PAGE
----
William Blake on Facebook? No way, says Iron Maiden frontman
William Blake’s grave at Bunhill Fields
IRON Maiden frontman Bruce Dickinson took aim at social media and reality television as he addressed a crowd gathered to celebrate the life and death of William Blake at Bunhill Fields.
Speaking at the site where Blake was buried in an unmarked pauper’s grave in 1827, Mr Dickinson said: “I have two quotes from Blake, which I think speaks volumes about what our attitude should be: ‘I must create my own system or be enslaved by another’. Every time you look at your Android or you iPhone, just remember that. Would Blake be on Facebook? No bloody way.”
Referencing another quote, that he described as “Blake on reality TV”, he said: “In a fantastic rebuttal of everything that is our world today, [he] said: ‘that which is comprehensible to an idiot is not worth my care’”.
Blake’s exact resting place was discovered in 2006, spurring a campaign to erect a stone. The celebration on Sunday marked the laying of a gravestone, 12 years on, made by sculptor Lida Cardozo.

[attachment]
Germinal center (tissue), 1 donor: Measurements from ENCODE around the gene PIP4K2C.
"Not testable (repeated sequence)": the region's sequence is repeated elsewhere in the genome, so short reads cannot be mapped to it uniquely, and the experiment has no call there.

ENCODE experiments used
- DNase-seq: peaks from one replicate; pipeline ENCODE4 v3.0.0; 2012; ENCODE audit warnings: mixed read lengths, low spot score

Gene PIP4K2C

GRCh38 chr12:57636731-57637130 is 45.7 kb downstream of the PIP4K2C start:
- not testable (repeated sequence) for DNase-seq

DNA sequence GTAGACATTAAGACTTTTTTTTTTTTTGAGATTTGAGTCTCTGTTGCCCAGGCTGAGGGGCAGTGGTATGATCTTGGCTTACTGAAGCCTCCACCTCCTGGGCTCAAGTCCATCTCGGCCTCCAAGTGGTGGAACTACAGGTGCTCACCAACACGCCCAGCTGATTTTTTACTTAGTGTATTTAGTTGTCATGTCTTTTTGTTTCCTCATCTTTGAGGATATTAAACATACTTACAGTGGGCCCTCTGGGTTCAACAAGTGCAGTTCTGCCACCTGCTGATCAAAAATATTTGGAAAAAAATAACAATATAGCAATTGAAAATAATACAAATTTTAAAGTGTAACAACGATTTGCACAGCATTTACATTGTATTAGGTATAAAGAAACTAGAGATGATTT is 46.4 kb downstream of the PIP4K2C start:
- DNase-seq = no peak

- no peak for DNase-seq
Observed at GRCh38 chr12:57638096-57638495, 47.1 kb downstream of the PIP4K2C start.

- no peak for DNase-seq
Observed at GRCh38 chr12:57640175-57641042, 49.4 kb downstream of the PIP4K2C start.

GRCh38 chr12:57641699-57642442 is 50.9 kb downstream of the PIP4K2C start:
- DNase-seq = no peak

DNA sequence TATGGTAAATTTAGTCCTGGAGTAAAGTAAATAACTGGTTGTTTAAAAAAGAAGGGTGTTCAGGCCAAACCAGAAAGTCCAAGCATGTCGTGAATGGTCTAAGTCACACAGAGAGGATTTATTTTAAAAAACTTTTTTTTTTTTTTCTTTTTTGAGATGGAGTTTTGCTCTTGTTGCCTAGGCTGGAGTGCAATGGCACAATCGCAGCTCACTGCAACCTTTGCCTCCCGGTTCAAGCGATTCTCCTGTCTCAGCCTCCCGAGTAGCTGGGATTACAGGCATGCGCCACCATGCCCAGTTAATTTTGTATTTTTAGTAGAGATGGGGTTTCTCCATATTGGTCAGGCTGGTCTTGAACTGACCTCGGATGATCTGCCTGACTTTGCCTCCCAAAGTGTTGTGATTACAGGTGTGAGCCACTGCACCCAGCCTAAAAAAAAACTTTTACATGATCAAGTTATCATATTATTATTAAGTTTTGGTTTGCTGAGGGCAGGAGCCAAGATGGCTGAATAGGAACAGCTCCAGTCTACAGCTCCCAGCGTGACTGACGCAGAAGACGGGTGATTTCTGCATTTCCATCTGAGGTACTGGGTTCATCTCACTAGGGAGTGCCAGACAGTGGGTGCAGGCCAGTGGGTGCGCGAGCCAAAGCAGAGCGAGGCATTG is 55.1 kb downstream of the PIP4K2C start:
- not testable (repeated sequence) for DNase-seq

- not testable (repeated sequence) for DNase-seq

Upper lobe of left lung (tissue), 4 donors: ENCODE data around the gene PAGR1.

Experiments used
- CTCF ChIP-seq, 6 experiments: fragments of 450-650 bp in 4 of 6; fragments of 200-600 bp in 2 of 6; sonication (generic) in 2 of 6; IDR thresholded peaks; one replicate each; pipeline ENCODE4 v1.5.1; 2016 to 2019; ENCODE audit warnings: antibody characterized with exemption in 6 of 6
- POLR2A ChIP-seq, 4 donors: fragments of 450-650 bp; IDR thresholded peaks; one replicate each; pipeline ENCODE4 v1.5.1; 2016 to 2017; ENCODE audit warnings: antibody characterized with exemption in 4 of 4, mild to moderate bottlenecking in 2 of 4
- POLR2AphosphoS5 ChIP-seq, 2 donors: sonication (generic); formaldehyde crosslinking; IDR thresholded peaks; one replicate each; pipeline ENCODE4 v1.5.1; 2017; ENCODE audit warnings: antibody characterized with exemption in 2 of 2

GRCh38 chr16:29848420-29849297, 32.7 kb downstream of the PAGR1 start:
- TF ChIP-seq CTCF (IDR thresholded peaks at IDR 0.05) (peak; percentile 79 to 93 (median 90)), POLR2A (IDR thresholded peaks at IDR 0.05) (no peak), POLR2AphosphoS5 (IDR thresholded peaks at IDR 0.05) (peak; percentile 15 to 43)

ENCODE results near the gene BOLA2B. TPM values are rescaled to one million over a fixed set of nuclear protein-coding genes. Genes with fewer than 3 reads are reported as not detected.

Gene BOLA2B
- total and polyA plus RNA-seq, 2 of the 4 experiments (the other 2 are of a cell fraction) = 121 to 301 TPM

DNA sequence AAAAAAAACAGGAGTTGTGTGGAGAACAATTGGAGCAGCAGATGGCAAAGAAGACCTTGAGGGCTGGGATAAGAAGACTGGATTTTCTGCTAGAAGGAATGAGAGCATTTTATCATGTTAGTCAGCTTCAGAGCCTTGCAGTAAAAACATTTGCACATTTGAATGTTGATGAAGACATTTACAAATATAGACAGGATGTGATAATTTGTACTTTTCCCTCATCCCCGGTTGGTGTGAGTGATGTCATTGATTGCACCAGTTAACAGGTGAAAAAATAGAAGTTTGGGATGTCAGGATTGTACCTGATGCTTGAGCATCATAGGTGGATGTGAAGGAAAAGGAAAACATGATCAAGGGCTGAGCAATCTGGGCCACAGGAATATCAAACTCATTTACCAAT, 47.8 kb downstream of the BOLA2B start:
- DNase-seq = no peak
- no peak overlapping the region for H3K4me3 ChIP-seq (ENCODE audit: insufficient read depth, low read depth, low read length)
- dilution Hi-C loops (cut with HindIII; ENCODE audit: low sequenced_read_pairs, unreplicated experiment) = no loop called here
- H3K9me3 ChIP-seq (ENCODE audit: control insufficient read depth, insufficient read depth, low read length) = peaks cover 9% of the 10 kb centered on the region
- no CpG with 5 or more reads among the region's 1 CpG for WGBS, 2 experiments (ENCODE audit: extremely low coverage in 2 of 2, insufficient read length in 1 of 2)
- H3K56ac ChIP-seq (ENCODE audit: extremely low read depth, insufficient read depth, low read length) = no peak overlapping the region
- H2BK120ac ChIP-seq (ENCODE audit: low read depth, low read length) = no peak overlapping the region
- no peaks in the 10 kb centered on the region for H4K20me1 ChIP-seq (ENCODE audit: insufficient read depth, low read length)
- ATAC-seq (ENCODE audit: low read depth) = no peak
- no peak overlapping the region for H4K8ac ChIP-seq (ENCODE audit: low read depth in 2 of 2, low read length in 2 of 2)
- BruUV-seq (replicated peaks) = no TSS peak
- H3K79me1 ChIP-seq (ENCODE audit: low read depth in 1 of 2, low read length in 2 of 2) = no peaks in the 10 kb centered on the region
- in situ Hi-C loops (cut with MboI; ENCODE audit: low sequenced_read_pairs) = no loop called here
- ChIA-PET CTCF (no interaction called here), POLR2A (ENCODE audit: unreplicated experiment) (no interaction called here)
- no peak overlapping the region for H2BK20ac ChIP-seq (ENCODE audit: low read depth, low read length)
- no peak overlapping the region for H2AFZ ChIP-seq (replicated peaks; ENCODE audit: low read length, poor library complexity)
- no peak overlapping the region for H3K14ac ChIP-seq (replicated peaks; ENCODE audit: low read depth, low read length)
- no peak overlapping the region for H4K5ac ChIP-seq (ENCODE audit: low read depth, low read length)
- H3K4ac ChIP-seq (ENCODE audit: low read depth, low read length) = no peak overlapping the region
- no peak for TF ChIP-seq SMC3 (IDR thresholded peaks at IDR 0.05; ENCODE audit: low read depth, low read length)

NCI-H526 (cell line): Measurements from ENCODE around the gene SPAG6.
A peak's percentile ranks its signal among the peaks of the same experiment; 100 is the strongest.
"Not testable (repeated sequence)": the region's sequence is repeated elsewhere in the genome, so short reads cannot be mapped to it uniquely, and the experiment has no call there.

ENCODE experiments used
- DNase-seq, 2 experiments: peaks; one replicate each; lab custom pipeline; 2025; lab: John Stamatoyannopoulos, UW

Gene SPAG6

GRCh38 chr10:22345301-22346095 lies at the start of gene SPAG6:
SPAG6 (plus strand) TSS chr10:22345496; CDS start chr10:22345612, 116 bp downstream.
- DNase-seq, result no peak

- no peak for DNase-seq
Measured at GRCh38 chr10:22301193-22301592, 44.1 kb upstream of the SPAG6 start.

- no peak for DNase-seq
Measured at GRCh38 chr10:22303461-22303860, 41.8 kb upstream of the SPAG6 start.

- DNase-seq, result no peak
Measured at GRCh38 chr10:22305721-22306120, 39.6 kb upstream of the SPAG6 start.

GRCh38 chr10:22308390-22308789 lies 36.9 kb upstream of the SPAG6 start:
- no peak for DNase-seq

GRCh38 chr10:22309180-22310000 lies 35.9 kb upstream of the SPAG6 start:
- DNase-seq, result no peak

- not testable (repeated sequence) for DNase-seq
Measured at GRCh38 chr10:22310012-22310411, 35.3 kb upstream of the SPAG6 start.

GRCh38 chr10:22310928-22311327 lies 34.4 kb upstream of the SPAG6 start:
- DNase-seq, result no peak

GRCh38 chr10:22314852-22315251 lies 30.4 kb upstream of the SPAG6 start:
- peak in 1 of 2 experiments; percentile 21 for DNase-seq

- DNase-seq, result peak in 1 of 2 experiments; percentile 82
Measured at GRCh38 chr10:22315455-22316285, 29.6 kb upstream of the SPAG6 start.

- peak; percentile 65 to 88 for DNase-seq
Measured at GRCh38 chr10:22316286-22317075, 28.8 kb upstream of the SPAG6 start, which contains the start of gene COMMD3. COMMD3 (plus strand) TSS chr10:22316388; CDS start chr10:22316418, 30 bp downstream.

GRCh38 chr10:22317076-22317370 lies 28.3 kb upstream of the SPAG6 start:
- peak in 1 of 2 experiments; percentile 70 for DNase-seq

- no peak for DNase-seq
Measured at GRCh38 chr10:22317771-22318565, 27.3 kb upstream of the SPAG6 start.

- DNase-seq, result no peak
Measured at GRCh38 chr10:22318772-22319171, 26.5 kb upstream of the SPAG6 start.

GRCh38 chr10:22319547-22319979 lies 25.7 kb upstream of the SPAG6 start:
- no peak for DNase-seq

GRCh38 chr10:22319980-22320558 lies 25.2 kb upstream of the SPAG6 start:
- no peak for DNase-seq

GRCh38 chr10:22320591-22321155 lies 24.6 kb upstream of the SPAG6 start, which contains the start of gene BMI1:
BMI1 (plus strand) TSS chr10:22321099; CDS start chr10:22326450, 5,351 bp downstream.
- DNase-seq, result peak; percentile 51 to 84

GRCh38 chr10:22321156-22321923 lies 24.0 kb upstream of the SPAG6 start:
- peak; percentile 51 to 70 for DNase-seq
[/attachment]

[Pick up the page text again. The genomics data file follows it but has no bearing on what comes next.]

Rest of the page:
Mr Dickinson, whose album The Chemical Wedding was influenced by Blake’s work, said he “first met Blake when I was adolescent and I saw a picture of Nebuchadnezzar” – an image of a Old Testament Babylonian king who had lost his mind and lived like an animal on all fours.
Mr Dickinson added: “Later on, the same picture repeated itself when I was crawling down a hotel corridor at the age of 22, having had a number one album, being one of the most successful bands in the world. I was drunk as a skunk and I was looking for hotel room service trays that somebody might have left a bread roll out on. As I was crawling on my hands and knees there was a full-length mirror and I caught sight and I went ‘there is Nebuchadnezzar again. You better do something about that or you’ll end up like him’.”